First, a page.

• Need to know - Astronomy

    -The geocentric theory says that the Earth is at the center of the solar system/ universe. This is obviously not true.
    -The Heliocentric theory makes the sun the center of attention rather than the earth. This correctly explains all movements that we see from Earth.
    Rotation- to spin around an axis.
    • How long does it take the Earth to spin once?
    • How many degrees is a full spin?

    360°÷24hours= 15°/hr
    Earth spins at 15 degrees per hr

    Revolution- to orbit around an object.
    • Earth travels about 1 degree per day around the Sun. A full trip takes 365 ¼ days.
    Earth is Tilted 23.5°  on it's Axis (the imaginary line that Earth rotates on.)
    The TILT, along with the revolution create our changing seasons.
    Name Date Key points

    Summer Solstice



    June 21

    North Pole is tilted towards the sun

    Sun is highest in the sky in NY

    Longest day, shortest night

    Sun is directly over the Tropic of Cancer.

    Fall (autumnal) Equinox

    September 23

    Equal day and night

    Sun is directly over the equator

    Winter Solstice

    December 21

    North Pole is tilted away from the sun

    Shortest day, longest night

    Sun is directly over the Tropic of Capricorn

    Spring (vernal) Equinox

    March 21

    Sun is directly over the Equator

    Equal day and night

    *Note: The seasons are NOT caused by the distance from the sun.

    The Sun travels on a different path at different times of the year. This diagram should help you understand:
    Sun Path
    Think of the length of the stick figure's shadow when the Sun is at different positions... when is the shadow longest? When is the shadow shortest?
    • In New York, the Sun never gets directly overhead. (You need to be within the Tropic of Cancer and Capricorn to experience that.)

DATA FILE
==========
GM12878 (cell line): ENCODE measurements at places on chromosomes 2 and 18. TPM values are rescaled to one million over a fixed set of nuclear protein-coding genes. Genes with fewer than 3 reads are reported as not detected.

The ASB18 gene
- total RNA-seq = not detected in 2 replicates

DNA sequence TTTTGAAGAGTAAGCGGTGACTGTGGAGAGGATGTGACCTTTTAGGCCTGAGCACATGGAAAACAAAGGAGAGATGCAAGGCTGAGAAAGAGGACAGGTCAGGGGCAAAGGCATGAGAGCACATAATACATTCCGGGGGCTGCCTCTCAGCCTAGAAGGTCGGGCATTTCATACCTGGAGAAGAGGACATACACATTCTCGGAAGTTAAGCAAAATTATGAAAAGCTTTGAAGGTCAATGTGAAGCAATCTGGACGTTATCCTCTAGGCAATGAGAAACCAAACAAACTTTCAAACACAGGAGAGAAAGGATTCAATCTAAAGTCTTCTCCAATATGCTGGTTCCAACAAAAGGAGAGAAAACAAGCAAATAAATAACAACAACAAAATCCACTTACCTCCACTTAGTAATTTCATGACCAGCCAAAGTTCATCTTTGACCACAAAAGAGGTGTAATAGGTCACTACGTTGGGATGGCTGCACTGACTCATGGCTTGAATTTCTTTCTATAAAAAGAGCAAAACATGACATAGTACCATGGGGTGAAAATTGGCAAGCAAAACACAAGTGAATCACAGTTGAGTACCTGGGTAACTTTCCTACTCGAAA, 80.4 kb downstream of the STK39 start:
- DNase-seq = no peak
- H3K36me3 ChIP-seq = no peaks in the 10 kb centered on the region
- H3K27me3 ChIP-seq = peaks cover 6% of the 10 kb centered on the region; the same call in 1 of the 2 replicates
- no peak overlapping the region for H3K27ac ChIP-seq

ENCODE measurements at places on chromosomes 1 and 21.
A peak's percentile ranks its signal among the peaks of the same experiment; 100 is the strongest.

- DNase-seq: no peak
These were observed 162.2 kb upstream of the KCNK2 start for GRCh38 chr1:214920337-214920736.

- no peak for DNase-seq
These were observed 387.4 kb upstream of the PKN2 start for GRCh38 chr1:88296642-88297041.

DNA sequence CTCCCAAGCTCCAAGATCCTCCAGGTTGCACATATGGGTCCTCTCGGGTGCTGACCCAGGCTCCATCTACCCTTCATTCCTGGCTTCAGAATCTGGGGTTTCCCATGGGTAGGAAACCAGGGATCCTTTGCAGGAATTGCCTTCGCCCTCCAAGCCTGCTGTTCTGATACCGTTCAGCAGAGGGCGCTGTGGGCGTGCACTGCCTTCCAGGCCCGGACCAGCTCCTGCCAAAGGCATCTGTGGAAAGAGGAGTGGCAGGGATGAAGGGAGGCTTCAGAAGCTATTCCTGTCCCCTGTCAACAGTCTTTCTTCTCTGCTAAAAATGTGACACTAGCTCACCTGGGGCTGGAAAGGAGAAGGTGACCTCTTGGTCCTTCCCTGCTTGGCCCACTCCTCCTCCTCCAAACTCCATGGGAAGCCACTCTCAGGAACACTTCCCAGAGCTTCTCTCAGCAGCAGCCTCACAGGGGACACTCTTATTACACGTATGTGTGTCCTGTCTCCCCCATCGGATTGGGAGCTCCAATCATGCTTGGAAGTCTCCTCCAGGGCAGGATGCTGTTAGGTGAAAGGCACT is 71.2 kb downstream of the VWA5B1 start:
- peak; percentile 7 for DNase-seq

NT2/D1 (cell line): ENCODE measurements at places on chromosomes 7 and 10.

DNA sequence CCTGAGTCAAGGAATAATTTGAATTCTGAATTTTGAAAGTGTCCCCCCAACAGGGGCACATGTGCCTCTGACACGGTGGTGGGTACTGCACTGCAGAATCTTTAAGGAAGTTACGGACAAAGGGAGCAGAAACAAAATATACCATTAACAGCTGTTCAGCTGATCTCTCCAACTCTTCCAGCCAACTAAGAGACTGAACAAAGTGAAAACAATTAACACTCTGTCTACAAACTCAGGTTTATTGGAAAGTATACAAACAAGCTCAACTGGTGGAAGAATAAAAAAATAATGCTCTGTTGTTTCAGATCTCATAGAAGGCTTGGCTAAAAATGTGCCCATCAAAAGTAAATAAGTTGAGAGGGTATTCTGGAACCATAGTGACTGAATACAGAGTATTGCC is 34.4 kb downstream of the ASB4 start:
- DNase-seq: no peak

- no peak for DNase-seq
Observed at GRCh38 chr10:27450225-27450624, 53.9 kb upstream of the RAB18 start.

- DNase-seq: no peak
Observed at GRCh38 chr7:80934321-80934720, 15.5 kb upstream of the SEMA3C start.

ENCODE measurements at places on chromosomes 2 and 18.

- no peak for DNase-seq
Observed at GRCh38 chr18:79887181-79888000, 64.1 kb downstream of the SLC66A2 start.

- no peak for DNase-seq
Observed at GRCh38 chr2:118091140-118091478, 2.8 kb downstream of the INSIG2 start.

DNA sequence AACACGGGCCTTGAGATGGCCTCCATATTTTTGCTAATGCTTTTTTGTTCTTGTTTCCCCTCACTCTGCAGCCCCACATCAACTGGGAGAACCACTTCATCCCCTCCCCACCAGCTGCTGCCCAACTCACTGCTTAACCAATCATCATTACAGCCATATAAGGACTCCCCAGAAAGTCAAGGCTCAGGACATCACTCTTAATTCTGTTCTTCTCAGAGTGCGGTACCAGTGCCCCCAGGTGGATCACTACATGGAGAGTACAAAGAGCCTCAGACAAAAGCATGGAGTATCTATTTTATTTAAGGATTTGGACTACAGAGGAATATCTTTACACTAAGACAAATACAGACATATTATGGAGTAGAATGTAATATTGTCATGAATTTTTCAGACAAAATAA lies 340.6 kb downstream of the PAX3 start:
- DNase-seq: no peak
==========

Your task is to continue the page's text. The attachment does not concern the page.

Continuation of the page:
• In New York, at any time of the year, the noon time sun will always be in the southern half of the sky, causing the shadow of the tree/stick/observer to point towards the north.

    All planets travel in elliptical orbits with the sun at one focus.

    Note: The Earth's orbit is so close to a perfect circle that it can't be distinguished with the human eye.

    Here's a highly exagerated drawing of Earth's elliptical orbit: ellipseThe terms "aphelion" and "perihelion" in the picture above refer to Earth's shortest and longest distances to the Sun.

    -Planets that are closer to the Sun travel faster in their orbit.

    THE MOON: Earth's natural satellite.
    Waxing: More light is appearing ON THE RIGHT SIDE. "Wax on"
    Waning: More darkness is appearing ON THE RIGHT SIDE. "Wane, Wane, go away"
    Crescent: Less than half the Moon is lit up.
    Gibbous: More than half the Moon is lit up.
    Full: The side of the Moon facing the Earth is fully lit up.
    New: No moon is visible, the lit side is not facing Earth.
    1st Quarter: The moon is 1/4 of the way around it's orbit, the right half is lit up.
    3rd Quarter: The moon is 3/4 of the way around it's orbit, the left half is lit up.
    Whatever you see on the right side of the Moon with be "taking over." Example: A waxing crescent would be like the July 20th picture below. The next night, more light would be coming in from the right side, until the Moon appears Full. Then darkness begins to creep in. (Also from the right!)